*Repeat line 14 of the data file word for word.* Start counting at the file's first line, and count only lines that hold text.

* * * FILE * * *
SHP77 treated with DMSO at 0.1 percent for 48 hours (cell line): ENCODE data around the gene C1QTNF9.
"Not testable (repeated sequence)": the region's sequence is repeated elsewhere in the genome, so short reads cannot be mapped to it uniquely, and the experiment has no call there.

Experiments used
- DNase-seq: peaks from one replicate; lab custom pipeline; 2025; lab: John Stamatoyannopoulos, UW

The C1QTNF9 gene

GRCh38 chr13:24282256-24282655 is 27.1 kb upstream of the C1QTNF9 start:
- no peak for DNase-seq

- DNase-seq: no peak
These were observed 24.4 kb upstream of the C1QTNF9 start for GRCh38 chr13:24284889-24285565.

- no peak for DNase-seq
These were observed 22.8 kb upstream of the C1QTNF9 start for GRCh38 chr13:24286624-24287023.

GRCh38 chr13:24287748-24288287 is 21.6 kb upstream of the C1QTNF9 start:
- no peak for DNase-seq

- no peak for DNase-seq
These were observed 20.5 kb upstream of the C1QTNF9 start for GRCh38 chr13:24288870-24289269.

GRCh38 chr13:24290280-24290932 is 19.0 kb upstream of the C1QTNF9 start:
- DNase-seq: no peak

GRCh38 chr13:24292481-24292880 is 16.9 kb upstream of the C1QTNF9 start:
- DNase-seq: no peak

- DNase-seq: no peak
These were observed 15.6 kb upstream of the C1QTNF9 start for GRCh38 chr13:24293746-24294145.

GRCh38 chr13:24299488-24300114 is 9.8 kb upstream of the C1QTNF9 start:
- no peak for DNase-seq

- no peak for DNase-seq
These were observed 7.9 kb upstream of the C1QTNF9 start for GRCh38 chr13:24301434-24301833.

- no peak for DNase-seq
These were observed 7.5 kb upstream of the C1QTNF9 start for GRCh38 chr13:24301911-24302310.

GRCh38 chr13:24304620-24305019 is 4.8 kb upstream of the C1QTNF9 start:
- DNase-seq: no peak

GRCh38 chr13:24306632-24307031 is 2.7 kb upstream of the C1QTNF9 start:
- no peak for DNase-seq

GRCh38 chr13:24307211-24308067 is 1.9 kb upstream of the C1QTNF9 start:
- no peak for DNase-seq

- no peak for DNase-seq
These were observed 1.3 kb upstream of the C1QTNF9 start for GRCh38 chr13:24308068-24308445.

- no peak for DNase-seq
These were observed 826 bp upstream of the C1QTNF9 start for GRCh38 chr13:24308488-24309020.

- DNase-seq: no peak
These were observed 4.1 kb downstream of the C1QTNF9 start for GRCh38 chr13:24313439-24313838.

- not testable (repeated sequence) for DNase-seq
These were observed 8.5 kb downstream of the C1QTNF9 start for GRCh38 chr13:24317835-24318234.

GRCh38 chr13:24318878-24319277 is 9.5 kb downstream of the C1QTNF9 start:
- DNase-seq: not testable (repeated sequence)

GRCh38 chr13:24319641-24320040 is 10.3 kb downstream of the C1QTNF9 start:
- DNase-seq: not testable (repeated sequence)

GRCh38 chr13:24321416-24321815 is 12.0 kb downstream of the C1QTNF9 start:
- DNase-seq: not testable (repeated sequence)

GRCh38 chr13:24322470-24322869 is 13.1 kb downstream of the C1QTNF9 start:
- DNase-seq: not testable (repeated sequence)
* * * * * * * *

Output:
- no peak for DNase-seq